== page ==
Chico Mendes was leader of great courage and unyielding motivation. To many powerful people, he was trouble maker, but to millions of workers and Amazonian Indians, Chico was a life-saving hero. By standing up for his neighbors he helped change the course of a nation.
Francisco “Chico” Alves Mendes Filho was born in December 15, 1944 to a family of rubber tappers in Brazil. He grew up in a rural Amazonian regions of Xapuri and Acre. Most rubber tappers lived on the rubber estates and plantations. Estate owners prohibited their workers from receiving an education in fear that they would realize how badly they were being exploited. Most children born on the plantations did not survive childhood, so by the age of 9, Chico was required to begin working alongside his father.
After working hard for years Chico couldn’t understand why he and all of the workers were in debt to the company store. Chico determined to learn to read and write so he could read his own bills. His father taught him what little he could, but it wasn’t until 1960 when an educated rubber tapper named Euclides Fernando Távora came to the plantation that Chico found both a teacher and mentor.
Távora was from a higher class and formerly a member of the insurrection that had failed to overthrow the dictator. He was now evading capture by living in the rain forest working as a tapper. Though the rubber tappers could hardly understand his eloquent speech, they were inspired by his willingness to work alongside them, learn from them and share with them what he knew.
By the age of 18, Chico had learned to read and write by the newspaper clippings Távora would find and bring back. The newspaper articles would often bring up social and political issues, which Távora also used to encourage debate and understanding about political bias, unionization, and human rights. These lessons would become relevant in Chico’s future as the political and economic climates in Brazil began to shift.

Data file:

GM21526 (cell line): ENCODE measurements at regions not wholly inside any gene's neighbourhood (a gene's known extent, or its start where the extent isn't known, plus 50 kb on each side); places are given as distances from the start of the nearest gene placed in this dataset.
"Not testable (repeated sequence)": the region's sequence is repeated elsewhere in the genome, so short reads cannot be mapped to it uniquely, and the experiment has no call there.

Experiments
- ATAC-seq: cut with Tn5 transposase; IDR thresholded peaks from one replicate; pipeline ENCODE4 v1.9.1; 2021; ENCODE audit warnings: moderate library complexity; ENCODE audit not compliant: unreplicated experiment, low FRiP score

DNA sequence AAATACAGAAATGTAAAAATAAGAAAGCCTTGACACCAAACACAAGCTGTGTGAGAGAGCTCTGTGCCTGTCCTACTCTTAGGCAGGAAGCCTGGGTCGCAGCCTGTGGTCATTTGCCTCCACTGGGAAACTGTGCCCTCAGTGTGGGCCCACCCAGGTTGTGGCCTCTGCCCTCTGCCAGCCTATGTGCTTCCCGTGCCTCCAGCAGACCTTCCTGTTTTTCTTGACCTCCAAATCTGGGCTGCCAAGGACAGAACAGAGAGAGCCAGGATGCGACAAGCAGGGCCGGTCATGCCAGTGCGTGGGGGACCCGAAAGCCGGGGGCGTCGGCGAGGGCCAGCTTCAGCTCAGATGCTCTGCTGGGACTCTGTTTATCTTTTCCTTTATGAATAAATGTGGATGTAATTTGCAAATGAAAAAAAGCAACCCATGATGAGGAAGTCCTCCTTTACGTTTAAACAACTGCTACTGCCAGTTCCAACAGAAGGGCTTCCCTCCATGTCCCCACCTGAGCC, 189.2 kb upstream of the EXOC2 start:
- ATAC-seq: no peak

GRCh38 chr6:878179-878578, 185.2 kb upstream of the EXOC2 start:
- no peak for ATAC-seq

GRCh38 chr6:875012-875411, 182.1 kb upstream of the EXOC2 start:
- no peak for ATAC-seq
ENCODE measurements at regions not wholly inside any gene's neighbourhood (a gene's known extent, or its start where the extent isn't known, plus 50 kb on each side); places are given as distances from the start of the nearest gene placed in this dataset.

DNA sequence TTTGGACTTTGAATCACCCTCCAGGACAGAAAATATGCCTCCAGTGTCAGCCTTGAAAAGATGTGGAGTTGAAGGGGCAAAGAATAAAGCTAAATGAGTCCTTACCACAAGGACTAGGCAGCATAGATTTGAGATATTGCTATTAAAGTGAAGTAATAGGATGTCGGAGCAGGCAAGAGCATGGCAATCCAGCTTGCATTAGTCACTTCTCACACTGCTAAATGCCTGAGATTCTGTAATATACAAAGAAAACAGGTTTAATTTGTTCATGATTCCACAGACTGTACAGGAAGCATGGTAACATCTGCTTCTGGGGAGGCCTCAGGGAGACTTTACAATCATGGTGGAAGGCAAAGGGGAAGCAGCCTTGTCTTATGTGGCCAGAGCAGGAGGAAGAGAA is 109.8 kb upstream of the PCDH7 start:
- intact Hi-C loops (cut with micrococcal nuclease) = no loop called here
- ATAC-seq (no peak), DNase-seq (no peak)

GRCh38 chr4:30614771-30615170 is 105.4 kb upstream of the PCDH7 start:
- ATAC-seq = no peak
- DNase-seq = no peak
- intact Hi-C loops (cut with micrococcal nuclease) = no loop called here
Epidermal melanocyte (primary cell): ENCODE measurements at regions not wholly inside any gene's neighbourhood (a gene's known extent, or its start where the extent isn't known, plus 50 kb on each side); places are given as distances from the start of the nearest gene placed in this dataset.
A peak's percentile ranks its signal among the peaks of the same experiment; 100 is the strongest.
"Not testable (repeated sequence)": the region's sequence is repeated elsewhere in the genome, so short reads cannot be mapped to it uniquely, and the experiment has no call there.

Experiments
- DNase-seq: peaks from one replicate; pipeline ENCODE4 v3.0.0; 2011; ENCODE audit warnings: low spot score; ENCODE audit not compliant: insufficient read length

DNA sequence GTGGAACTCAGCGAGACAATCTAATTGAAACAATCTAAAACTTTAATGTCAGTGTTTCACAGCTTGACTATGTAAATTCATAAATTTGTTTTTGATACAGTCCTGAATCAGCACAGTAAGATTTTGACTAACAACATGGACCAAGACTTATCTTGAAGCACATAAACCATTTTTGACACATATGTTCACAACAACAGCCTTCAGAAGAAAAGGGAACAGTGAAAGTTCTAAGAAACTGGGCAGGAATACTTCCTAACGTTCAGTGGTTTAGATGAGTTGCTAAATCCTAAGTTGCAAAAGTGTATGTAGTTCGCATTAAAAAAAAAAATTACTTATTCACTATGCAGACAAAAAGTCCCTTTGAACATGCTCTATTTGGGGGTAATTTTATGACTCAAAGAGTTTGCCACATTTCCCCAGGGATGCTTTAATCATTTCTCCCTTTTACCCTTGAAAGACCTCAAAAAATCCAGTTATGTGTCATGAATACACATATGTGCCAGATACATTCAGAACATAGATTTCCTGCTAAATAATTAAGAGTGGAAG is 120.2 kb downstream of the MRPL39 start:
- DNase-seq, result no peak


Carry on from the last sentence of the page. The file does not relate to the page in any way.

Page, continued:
The tappers and Amazon Indians had long faced exploitation from the once powerful estate owners who had gained impressive economic and political might from supplying rubber during WWII. Now the estates felt the pressure of international businesses who demanded large quantities of rubber at cut-rate prices.
“We cannot remain silent in the face of such a situation. We are unable to remain silent in the face of so much injustice.” – Chico Mendes
To add to their troubles, the global demand for beef prompted the Brazilian government to incentivize ranchers and loggers, who in turn began slashing and burning the rainforest to create land usable for livestock. In a few short years, deforestation had forced hundreds of thousands of tappers and Amazon Indians off their land, to be replaced by less than two hundred ranches.
Taking what he had learned Chico decided to become a literacy teacher in the Brazilian Literacy Movement (MOBRAL). He poured any extra time he had into educating his community. As more rubber tappers learned of their shared struggle, they decided to unite together and stand up for each other. They formed the Rural Worker’s Union in Brasiléia, and later expanded to five other regions. Chico became a president of the Xapuri Rubber Tappers Union, where he come up with the idea of organizing workers and their families to link arm-in-arm to block ranchers and loggers from cutting down trees.